blood of his children, nor is the progress of man to be considered as a
physical mutation of the species. The individual, in every age, has the
same race to run from infancy to manhood, and every infant, or ignorant
person, now, is a model of what man was in his original state. He enters on
his career with advantages peculiar to his age; but his natural talent is
probably the same. The use and application of this talent is changing, and
men continue their works in progression through many ages together: they
build on foundations laid by their ancestors; and in a succession of years,
tend to a perfection in the application of their faculties, to which the
aid of long experience is required, and to which many generations must have
combined their endeavours. We observe the progress they have made; we
distinctly enumerate many of its steps; we can trace them back to a distant
antiquity, of which no record remains, nor any monument is preserved, to
inform us what were the openings of this wonderful scene. The consequence
is, that instead of attending to the character of our species, were the
particulars are vouched by the surest authority, we endeavour to trace it
through ages and scenes unknown; and, instead of supposing that the
beginning of our story was nearly of a piece with the sequel, we think
ourselves warranted to reject every circumstance of our present condition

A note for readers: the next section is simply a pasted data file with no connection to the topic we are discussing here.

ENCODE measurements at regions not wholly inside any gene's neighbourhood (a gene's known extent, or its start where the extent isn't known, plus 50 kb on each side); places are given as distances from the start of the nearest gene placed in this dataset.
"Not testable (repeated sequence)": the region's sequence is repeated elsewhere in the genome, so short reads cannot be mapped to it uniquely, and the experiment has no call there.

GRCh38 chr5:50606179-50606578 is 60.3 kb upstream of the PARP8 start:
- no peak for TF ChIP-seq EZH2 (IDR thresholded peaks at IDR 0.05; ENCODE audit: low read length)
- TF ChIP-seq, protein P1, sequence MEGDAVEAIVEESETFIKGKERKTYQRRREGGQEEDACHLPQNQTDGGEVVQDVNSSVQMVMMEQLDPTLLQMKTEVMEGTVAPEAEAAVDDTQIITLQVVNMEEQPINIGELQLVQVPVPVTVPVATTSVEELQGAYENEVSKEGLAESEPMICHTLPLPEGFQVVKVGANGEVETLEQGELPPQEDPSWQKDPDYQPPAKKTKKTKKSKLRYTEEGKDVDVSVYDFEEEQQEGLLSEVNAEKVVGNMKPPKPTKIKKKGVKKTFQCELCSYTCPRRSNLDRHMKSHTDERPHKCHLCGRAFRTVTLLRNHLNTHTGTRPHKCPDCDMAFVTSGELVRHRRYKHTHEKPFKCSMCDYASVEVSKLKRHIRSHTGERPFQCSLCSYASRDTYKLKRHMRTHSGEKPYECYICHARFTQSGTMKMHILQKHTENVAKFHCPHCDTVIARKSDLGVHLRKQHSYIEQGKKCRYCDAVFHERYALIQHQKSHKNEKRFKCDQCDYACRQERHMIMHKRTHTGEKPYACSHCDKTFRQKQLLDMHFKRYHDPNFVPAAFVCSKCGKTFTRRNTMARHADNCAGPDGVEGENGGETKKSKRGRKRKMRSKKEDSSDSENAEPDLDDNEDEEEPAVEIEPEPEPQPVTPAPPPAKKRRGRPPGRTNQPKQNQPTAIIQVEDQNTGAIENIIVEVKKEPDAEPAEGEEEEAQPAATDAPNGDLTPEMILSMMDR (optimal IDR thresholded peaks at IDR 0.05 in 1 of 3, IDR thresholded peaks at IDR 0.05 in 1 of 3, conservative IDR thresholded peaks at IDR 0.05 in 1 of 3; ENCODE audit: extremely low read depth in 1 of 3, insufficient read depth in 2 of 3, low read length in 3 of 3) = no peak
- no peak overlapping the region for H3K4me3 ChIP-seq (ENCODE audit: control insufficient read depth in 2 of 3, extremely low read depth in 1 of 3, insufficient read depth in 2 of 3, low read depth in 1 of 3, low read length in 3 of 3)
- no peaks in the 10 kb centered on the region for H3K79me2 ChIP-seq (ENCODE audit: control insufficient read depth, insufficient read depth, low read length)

and frame, as adventitious, and foreign to our nature. The progress of
mankind, from a supposed state of animal sensibility, to the attainment of
reason, to the use of language, and to the habit of society, has been
accordingly painted with a force of imagination, and its steps have been
marked with a boldness of invention, that would tempt us to admit, among
the materials of history, the suggestions of fancy, and to receive,
perhaps, as the model of our nature in its original state, some of the
animals whose shape has the greatest resemblance to ours. [Footnote:
_Rousseau_ sur l'origine de l'inegalité parmi les hommes.]

It would be ridiculous to affirm, as a discovery, that the species of the
horse was probably never the same with that of the lion; yet, in opposition
to what has dropped from the pens of eminent writers, we are obliged to
observe, that men have always appeared among animals a distinct and a
superior race; that neither the possession of similar organs, nor the
approximation of shape, nor the use of the hand, [Footnote: Traité de
l'esprit.] nor the continued intercourse with this sovereign artist, has
enabled any other species to blend their nature or their inventions with
his; that, in his rudest state, he is found to be above them; and in his
greatest degeneracy, never descends to their level. He is, in short, a man
in every condition; and we can learn nothing of his nature from the analogy
of other animals. If we would know him, we must attend to himself, to the
course of his life, and the tenor of his conduct. With him the society
appears to be as old as the individual, and the use of the tongue as
universal as that of the hand or the foot. If there was a time in which he
had his acquaintance with his own species to make, and his faculties to
acquire, it is a time of which we have no record, and in relation to which
our opinions can serve no purpose, and are supported by no evidence.

We are often tempted into these boundless regions of ignorance or